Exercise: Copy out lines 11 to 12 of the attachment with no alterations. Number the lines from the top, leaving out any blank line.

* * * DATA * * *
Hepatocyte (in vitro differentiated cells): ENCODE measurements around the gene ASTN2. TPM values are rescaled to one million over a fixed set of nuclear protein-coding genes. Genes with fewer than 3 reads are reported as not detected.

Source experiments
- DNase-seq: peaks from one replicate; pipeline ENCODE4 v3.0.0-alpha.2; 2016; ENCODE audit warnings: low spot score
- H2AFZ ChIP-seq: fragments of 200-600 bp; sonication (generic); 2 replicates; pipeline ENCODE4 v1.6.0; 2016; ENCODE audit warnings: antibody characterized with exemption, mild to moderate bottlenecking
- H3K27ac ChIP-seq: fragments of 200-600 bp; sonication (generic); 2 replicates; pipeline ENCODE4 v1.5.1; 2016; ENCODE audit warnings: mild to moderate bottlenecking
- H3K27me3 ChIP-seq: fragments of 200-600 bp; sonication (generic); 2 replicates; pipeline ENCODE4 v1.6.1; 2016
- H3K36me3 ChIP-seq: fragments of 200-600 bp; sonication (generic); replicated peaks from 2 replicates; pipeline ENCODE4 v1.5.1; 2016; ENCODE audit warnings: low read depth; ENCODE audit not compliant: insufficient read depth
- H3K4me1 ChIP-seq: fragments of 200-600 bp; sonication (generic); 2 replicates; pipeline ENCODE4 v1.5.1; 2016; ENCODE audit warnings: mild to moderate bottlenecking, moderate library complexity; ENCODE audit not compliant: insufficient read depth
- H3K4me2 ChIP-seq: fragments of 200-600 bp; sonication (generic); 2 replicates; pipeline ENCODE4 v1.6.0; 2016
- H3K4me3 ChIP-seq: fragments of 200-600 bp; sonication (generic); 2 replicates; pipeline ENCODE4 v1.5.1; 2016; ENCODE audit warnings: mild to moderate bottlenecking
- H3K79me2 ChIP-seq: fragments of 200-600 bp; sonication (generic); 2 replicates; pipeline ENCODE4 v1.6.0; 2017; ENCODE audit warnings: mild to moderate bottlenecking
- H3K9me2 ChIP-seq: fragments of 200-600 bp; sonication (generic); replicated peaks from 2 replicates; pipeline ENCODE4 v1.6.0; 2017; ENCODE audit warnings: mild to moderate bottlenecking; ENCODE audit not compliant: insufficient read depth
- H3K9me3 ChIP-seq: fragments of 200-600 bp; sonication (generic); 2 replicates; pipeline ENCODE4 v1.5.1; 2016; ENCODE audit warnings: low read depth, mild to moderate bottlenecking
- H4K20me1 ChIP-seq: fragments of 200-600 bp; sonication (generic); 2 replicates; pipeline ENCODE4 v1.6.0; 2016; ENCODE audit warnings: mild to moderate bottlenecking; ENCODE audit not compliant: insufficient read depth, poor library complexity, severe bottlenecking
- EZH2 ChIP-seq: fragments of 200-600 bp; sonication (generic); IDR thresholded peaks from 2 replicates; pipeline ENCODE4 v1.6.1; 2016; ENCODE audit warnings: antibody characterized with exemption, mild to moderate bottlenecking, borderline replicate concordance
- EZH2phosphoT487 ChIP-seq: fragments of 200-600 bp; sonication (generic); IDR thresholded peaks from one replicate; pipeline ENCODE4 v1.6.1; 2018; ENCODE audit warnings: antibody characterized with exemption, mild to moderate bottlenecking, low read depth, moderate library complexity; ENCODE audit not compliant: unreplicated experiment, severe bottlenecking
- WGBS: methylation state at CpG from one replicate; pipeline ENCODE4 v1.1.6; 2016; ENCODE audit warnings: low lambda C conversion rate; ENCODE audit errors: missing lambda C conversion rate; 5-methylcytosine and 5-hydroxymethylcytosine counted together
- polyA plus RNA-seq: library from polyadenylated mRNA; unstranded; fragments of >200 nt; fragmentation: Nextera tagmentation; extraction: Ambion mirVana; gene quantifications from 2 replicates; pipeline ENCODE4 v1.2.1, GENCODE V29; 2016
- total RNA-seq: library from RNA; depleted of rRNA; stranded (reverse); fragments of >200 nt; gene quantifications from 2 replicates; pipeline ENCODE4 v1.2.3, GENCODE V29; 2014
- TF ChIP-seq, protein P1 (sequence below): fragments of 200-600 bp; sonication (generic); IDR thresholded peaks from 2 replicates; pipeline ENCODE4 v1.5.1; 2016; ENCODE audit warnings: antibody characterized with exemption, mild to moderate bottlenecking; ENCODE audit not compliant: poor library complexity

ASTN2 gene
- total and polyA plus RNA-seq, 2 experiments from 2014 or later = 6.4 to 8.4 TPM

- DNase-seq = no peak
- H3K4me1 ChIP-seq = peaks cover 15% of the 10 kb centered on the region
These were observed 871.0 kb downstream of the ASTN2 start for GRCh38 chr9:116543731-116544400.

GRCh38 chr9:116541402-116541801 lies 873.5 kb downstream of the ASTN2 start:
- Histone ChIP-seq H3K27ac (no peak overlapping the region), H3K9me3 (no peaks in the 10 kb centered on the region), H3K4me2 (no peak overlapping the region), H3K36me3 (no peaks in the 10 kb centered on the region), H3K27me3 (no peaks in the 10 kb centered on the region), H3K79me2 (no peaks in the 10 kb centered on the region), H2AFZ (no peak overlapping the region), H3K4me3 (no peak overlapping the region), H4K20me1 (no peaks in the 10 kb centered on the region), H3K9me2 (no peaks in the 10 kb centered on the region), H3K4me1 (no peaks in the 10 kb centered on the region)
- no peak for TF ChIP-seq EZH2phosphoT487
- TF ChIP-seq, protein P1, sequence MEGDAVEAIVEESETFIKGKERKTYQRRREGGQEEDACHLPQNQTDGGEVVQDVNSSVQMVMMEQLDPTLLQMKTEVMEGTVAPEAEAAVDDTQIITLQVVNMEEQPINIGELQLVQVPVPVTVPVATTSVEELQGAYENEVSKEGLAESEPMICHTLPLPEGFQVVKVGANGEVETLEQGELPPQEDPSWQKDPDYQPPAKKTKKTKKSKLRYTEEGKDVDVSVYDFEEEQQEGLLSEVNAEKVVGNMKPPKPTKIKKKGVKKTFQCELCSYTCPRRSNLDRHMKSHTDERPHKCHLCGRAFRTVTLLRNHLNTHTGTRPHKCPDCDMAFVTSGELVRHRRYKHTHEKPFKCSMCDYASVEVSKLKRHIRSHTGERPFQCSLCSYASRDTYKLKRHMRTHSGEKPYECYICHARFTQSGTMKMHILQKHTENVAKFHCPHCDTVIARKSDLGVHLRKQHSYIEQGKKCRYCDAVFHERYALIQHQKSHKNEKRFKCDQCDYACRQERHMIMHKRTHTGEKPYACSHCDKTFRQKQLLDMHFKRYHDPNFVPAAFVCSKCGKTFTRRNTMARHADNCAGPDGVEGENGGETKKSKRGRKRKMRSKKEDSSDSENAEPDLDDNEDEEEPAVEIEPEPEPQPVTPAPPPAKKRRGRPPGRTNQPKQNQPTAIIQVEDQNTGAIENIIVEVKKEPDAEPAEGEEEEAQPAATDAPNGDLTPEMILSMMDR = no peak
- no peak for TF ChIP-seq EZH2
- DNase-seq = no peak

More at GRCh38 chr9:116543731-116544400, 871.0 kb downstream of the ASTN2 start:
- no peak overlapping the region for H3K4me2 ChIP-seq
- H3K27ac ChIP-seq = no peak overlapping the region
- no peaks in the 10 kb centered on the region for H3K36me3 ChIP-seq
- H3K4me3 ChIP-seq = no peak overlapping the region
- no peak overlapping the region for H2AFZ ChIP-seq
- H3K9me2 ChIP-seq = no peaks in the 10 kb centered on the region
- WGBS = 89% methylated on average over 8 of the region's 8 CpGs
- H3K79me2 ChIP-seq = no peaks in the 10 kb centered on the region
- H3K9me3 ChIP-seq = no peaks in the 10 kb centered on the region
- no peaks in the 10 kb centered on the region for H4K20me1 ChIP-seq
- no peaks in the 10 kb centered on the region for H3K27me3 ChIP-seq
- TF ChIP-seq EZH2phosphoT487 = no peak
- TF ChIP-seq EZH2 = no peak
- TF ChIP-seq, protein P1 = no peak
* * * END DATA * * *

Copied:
- H3K79me2 ChIP-seq: fragments of 200-600 bp; sonication (generic); 2 replicates; pipeline ENCODE4 v1.6.0; 2017; ENCODE audit warnings: mild to moderate bottlenecking
- H3K9me2 ChIP-seq: fragments of 200-600 bp; sonication (generic); replicated peaks from 2 replicates; pipeline ENCODE4 v1.6.0; 2017; ENCODE audit warnings: mild to moderate bottlenecking; ENCODE audit not compliant: insufficient read depth